details in Agricultural Research.
Mites--New Technology Aids Identification By
October 5, 2000
The 200-year-old study of mites--the science called acarology--is
Service experts on mites are using state-of-the-art technology to study
these microscopic insects. Recently, ARS scientists from the
Systematic Entomology Laboratory,
working with colleagues at the
Laboratory--both at the Henry A.
Wallace Beltsville (Md.) Agricultural Research Center--applied newly
developed technology, called low- temperature-scanning electron microscopy
(LT-SEM), to study mites.
Because of their small size--some no bigger than the point of a
needle--mites are difficult to study biologically. They have many sensory
organs, mouth parts and other body parts so complex that systematists have
difficulty comparing those of closely related species.
Unlike conventional microscopes, LT-SEM images of a specimen are
formed and magnified by electrons passing through a magnetic field that
functions as a lens. The images can be displayed, and thus recorded, on a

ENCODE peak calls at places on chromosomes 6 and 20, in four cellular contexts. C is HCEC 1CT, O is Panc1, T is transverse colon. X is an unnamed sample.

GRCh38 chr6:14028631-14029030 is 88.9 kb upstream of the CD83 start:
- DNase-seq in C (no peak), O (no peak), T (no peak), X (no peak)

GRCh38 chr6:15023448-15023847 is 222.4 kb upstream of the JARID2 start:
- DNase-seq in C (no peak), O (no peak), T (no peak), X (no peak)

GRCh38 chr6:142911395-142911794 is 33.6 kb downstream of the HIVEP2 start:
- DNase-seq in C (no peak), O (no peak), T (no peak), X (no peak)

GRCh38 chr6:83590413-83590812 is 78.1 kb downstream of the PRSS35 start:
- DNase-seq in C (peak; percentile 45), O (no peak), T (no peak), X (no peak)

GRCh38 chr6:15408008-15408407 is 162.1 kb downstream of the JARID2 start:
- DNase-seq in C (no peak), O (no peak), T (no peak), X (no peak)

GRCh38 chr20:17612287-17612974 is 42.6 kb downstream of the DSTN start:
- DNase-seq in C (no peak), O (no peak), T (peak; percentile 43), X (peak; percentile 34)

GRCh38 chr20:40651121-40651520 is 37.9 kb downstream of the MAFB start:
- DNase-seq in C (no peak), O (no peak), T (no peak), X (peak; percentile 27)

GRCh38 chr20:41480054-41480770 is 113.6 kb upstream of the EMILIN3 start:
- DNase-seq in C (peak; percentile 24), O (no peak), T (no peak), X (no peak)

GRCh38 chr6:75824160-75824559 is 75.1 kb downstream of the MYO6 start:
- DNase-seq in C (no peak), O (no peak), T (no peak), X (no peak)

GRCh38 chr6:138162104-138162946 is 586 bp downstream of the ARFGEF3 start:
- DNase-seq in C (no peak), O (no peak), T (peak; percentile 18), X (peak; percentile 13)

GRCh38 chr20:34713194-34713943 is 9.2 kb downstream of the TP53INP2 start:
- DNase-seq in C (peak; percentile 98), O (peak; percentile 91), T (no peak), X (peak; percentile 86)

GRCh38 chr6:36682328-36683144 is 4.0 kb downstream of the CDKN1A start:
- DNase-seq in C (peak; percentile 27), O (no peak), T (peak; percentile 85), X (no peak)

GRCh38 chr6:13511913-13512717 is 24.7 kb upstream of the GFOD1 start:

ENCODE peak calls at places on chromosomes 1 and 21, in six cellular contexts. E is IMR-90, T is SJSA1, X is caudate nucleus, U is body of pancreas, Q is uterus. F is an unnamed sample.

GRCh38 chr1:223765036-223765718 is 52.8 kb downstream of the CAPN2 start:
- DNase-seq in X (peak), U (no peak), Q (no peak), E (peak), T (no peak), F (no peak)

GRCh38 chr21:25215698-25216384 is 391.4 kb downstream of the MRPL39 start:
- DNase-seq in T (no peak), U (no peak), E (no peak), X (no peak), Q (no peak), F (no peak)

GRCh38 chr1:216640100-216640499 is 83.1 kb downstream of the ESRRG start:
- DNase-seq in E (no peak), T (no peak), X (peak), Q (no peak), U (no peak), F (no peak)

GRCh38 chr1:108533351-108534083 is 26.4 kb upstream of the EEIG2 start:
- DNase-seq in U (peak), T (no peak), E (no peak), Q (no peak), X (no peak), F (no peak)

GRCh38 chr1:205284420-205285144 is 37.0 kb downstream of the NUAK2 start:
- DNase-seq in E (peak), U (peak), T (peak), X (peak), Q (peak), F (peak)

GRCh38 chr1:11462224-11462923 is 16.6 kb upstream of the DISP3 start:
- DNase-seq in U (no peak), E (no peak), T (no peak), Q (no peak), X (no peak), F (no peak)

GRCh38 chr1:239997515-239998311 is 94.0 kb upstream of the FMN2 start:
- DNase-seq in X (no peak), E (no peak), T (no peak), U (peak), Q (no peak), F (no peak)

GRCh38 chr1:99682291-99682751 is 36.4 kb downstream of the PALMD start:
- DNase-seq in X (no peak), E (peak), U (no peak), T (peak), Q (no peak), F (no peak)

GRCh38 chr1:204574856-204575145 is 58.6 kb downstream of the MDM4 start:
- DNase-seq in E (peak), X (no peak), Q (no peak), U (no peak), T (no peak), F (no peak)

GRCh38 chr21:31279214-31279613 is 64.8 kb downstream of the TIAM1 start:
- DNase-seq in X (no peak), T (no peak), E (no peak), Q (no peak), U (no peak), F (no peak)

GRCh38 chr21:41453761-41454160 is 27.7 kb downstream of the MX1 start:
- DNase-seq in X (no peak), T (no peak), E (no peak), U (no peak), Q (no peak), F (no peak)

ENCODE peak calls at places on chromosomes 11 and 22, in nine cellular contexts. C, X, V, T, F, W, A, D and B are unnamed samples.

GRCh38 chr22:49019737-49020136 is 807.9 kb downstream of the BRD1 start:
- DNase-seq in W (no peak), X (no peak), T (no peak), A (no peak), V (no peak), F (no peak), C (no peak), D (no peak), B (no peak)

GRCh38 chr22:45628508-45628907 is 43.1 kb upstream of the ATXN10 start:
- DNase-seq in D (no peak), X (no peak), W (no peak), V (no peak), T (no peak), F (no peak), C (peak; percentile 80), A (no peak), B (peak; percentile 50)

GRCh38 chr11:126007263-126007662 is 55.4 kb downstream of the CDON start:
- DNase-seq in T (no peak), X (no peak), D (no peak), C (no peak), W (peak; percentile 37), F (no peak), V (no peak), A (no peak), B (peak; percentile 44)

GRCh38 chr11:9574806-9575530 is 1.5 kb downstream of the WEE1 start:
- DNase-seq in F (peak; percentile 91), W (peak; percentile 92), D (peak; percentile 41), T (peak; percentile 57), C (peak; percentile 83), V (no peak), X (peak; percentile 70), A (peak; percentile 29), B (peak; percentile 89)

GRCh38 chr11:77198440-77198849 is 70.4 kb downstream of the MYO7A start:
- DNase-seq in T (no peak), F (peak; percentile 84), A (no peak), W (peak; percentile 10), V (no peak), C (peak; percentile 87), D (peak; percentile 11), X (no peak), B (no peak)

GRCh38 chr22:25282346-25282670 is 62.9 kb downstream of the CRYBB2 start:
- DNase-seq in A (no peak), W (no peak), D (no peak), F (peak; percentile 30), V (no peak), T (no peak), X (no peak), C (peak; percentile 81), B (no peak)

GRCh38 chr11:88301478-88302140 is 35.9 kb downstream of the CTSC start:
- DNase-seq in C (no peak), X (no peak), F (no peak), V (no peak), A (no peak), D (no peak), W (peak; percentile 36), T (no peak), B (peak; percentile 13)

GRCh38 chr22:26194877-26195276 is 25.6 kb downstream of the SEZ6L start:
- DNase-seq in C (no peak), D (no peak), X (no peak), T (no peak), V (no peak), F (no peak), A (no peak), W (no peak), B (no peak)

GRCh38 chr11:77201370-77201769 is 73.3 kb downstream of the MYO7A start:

cathode ray tube similar to a TV screen.
The LT-SEM was used to obtain, for the first time, clear,
three-dimensional images magnified more than 50,000 times. These reveal
delicate structural forms and intricate details of intact mites and how they
interact with and attack plant and insect hosts. Such information helps
scientists to better understand mites behavior and how different parts of
their body structure actually function. It is also used to name and classify
Often, a lack of detailed information about mites correct
identity, biology and ecology causes serious consequences to U.S. agriculture.
More than 6,000 mite species infest nearly every agronomic and horticultural
plant important to agriculture. They cause annual economic losses estimated in
the billions of dollars from decreased food, fiber and ornamental production.
For more details, see the October issue of Agricultural Research.
ARS is the chief research agency of the
U.S. Department of Agriculture.
Scientific contact: Ronald Ochoa, ARS
Systematic Entomology Laboratory, Beltsville, Md., phone (301) 504-7890, fax
(301) 504-6482, email@example.com.